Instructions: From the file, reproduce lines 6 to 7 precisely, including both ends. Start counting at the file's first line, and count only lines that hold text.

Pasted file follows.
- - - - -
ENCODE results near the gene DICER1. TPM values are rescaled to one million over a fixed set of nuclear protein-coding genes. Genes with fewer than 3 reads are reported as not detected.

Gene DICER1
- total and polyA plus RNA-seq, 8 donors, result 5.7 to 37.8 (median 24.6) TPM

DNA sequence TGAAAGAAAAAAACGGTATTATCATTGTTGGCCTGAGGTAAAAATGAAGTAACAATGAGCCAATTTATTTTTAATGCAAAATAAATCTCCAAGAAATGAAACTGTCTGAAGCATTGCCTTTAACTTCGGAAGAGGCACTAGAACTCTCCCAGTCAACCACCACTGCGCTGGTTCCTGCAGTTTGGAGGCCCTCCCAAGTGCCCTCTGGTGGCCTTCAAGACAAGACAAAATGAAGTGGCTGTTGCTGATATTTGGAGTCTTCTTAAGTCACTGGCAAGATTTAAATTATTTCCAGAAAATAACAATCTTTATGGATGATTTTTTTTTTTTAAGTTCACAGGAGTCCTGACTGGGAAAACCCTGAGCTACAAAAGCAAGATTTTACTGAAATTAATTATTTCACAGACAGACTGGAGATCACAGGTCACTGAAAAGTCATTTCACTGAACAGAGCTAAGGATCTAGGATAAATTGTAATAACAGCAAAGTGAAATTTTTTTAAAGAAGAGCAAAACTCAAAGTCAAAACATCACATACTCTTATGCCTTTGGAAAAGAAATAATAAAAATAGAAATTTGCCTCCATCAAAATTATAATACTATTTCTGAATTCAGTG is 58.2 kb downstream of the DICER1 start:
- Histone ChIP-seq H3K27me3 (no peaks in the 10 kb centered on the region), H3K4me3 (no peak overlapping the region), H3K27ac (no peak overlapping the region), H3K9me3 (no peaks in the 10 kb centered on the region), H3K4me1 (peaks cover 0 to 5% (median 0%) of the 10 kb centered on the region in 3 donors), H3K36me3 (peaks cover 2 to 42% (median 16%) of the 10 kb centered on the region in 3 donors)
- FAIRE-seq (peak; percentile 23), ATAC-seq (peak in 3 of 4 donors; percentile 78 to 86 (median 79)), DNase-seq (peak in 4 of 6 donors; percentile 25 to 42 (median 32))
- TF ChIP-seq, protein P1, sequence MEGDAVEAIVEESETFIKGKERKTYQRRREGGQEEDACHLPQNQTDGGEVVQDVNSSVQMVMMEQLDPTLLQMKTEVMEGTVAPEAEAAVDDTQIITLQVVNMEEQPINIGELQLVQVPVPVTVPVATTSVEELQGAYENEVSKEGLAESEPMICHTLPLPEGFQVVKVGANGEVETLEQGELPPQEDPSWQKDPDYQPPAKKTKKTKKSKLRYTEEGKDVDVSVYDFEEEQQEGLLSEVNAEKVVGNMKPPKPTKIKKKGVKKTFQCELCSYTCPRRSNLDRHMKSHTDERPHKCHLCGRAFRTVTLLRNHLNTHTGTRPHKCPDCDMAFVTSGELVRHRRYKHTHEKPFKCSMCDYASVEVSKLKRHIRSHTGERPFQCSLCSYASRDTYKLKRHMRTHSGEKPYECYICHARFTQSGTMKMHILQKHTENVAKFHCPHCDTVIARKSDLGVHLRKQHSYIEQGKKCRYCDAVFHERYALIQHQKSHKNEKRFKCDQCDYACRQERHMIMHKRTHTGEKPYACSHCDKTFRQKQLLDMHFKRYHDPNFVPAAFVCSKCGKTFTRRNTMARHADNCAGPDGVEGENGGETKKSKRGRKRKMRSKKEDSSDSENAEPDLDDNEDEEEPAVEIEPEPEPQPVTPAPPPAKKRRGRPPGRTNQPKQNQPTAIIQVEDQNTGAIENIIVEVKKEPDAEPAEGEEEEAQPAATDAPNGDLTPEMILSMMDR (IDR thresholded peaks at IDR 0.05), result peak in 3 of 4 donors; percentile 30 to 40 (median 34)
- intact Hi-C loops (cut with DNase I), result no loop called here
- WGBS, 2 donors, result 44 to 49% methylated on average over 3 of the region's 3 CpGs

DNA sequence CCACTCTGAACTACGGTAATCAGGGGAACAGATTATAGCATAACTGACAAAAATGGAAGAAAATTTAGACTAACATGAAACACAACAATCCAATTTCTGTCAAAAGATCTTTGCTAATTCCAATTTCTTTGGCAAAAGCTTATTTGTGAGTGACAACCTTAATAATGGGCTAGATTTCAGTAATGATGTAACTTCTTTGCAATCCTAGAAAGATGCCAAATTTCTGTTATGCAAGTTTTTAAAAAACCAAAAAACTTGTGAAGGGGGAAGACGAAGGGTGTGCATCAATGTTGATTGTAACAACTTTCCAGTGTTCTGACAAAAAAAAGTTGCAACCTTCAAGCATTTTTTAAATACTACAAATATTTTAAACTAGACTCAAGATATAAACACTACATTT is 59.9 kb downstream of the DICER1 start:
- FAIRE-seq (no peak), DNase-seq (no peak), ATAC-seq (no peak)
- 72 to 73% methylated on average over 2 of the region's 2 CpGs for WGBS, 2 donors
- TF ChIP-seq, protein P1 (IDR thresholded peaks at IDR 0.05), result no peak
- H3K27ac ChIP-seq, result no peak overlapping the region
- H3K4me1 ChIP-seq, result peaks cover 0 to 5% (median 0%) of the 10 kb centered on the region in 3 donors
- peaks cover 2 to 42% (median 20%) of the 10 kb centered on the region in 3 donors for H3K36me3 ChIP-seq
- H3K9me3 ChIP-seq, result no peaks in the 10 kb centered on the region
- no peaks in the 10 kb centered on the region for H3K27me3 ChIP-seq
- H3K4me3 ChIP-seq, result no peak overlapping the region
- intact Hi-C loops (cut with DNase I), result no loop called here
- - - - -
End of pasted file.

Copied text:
- FAIRE-seq (peak; percentile 23), ATAC-seq (peak in 3 of 4 donors; percentile 78 to 86 (median 79)), DNase-seq (peak in 4 of 6 donors; percentile 25 to 42 (median 32))
- TF ChIP-seq, protein P1, sequence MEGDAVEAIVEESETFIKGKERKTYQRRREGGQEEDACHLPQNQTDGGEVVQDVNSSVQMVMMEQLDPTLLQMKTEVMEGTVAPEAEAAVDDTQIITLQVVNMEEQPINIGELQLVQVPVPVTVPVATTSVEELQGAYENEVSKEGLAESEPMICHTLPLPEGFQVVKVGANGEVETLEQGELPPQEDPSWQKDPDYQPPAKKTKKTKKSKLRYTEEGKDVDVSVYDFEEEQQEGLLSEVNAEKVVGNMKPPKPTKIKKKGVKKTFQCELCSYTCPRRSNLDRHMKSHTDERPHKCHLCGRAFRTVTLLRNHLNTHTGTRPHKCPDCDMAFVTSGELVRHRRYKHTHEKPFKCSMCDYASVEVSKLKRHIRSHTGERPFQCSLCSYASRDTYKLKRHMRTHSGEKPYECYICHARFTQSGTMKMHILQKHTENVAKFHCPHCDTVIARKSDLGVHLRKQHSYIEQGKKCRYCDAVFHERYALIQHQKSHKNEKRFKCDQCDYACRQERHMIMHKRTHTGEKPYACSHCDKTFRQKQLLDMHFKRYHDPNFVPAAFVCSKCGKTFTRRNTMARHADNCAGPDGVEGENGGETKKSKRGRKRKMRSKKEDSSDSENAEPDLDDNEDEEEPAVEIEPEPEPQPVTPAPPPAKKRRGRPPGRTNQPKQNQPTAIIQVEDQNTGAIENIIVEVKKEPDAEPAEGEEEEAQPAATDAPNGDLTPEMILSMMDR (IDR thresholded peaks at IDR 0.05), result peak in 3 of 4 donors; percentile 30 to 40 (median 34)